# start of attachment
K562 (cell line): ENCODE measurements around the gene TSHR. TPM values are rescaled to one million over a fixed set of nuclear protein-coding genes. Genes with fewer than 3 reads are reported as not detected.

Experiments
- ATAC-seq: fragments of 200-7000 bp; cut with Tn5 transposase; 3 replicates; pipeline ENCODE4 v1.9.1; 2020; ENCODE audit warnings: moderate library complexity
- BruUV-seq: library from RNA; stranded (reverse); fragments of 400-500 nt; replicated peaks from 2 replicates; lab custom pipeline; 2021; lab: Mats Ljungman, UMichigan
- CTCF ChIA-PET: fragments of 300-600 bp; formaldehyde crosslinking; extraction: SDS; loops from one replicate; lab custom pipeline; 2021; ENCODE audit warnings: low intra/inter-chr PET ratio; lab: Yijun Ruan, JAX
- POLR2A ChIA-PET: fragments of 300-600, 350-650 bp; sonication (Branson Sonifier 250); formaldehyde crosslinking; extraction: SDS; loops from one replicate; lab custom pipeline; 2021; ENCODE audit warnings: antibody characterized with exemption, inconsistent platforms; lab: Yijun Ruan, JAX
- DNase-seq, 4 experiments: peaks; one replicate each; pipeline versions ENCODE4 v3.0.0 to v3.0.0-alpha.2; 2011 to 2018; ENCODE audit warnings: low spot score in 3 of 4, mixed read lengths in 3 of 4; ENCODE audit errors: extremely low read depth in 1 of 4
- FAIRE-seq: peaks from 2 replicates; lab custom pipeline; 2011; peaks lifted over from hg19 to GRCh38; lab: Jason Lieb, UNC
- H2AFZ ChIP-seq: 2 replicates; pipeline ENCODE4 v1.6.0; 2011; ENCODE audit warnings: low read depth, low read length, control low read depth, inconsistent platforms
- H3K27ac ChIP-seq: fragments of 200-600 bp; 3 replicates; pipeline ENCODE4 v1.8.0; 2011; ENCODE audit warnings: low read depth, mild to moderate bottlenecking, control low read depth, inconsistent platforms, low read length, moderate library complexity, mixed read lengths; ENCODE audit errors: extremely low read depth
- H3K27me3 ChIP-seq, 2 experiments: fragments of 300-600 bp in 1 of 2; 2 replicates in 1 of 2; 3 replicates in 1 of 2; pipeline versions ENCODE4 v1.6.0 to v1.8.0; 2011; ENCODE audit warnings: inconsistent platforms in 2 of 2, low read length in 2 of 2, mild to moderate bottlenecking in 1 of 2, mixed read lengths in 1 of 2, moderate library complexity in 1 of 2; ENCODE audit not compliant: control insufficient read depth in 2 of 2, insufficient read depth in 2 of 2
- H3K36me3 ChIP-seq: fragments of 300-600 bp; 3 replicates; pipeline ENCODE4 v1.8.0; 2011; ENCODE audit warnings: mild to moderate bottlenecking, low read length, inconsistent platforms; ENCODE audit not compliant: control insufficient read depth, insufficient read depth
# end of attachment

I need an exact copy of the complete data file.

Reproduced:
K562 (cell line): ENCODE measurements around the gene TSHR. TPM values are rescaled to one million over a fixed set of nuclear protein-coding genes. Genes with fewer than 3 reads are reported as not detected.

Experiments
- ATAC-seq: fragments of 200-7000 bp; cut with Tn5 transposase; 3 replicates; pipeline ENCODE4 v1.9.1; 2020; ENCODE audit warnings: moderate library complexity
- BruUV-seq: library from RNA; stranded (reverse); fragments of 400-500 nt; replicated peaks from 2 replicates; lab custom pipeline; 2021; lab: Mats Ljungman, UMichigan
- CTCF ChIA-PET: fragments of 300-600 bp; formaldehyde crosslinking; extraction: SDS; loops from one replicate; lab custom pipeline; 2021; ENCODE audit warnings: low intra/inter-chr PET ratio; lab: Yijun Ruan, JAX
- POLR2A ChIA-PET: fragments of 300-600, 350-650 bp; sonication (Branson Sonifier 250); formaldehyde crosslinking; extraction: SDS; loops from one replicate; lab custom pipeline; 2021; ENCODE audit warnings: antibody characterized with exemption, inconsistent platforms; lab: Yijun Ruan, JAX
- DNase-seq, 4 experiments: peaks; one replicate each; pipeline versions ENCODE4 v3.0.0 to v3.0.0-alpha.2; 2011 to 2018; ENCODE audit warnings: low spot score in 3 of 4, mixed read lengths in 3 of 4; ENCODE audit errors: extremely low read depth in 1 of 4
- FAIRE-seq: peaks from 2 replicates; lab custom pipeline; 2011; peaks lifted over from hg19 to GRCh38; lab: Jason Lieb, UNC
- H2AFZ ChIP-seq: 2 replicates; pipeline ENCODE4 v1.6.0; 2011; ENCODE audit warnings: low read depth, low read length, control low read depth, inconsistent platforms
- H3K27ac ChIP-seq: fragments of 200-600 bp; 3 replicates; pipeline ENCODE4 v1.8.0; 2011; ENCODE audit warnings: low read depth, mild to moderate bottlenecking, control low read depth, inconsistent platforms, low read length, moderate library complexity, mixed read lengths; ENCODE audit errors: extremely low read depth
- H3K27me3 ChIP-seq, 2 experiments: fragments of 300-600 bp in 1 of 2; 2 replicates in 1 of 2; 3 replicates in 1 of 2; pipeline versions ENCODE4 v1.6.0 to v1.8.0; 2011; ENCODE audit warnings: inconsistent platforms in 2 of 2, low read length in 2 of 2, mild to moderate bottlenecking in 1 of 2, mixed read lengths in 1 of 2, moderate library complexity in 1 of 2; ENCODE audit not compliant: control insufficient read depth in 2 of 2, insufficient read depth in 2 of 2
- H3K36me3 ChIP-seq: fragments of 300-600 bp; 3 replicates; pipeline ENCODE4 v1.8.0; 2011; ENCODE audit warnings: mild to moderate bottlenecking, low read length, inconsistent platforms; ENCODE audit not compliant: control insufficient read depth, insufficient read depth